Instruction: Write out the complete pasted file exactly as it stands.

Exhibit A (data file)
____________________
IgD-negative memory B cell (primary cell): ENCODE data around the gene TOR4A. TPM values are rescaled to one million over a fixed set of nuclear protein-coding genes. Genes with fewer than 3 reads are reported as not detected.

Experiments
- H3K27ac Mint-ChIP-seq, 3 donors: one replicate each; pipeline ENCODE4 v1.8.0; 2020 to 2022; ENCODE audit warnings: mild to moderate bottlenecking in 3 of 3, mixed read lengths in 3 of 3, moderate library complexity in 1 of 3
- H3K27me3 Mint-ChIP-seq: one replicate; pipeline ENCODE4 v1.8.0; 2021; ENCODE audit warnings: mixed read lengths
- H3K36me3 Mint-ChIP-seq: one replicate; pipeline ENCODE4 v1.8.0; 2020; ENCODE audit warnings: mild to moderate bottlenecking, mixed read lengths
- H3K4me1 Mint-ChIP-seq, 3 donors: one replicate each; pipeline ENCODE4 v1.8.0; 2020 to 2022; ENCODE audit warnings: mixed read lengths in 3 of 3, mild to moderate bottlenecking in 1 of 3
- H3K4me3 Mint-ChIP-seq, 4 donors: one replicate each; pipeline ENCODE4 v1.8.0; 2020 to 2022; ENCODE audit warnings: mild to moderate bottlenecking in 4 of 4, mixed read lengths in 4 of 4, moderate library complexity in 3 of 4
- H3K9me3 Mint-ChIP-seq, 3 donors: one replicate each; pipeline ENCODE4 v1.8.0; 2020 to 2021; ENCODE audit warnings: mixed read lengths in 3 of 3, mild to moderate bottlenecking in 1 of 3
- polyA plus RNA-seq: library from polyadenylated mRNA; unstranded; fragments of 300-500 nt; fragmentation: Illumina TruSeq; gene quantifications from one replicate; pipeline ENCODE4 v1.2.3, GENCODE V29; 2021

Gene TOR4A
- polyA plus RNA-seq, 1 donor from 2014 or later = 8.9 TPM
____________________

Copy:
IgD-negative memory B cell (primary cell): ENCODE data around the gene TOR4A. TPM values are rescaled to one million over a fixed set of nuclear protein-coding genes. Genes with fewer than 3 reads are reported as not detected.

Experiments
- H3K27ac Mint-ChIP-seq, 3 donors: one replicate each; pipeline ENCODE4 v1.8.0; 2020 to 2022; ENCODE audit warnings: mild to moderate bottlenecking in 3 of 3, mixed read lengths in 3 of 3, moderate library complexity in 1 of 3
- H3K27me3 Mint-ChIP-seq: one replicate; pipeline ENCODE4 v1.8.0; 2021; ENCODE audit warnings: mixed read lengths
- H3K36me3 Mint-ChIP-seq: one replicate; pipeline ENCODE4 v1.8.0; 2020; ENCODE audit warnings: mild to moderate bottlenecking, mixed read lengths
- H3K4me1 Mint-ChIP-seq, 3 donors: one replicate each; pipeline ENCODE4 v1.8.0; 2020 to 2022; ENCODE audit warnings: mixed read lengths in 3 of 3, mild to moderate bottlenecking in 1 of 3
- H3K4me3 Mint-ChIP-seq, 4 donors: one replicate each; pipeline ENCODE4 v1.8.0; 2020 to 2022; ENCODE audit warnings: mild to moderate bottlenecking in 4 of 4, mixed read lengths in 4 of 4, moderate library complexity in 3 of 4
- H3K9me3 Mint-ChIP-seq, 3 donors: one replicate each; pipeline ENCODE4 v1.8.0; 2020 to 2021; ENCODE audit warnings: mixed read lengths in 3 of 3, mild to moderate bottlenecking in 1 of 3
- polyA plus RNA-seq: library from polyadenylated mRNA; unstranded; fragments of 300-500 nt; fragmentation: Illumina TruSeq; gene quantifications from one replicate; pipeline ENCODE4 v1.2.3, GENCODE V29; 2021

Gene TOR4A
- polyA plus RNA-seq, 1 donor from 2014 or later = 8.9 TPM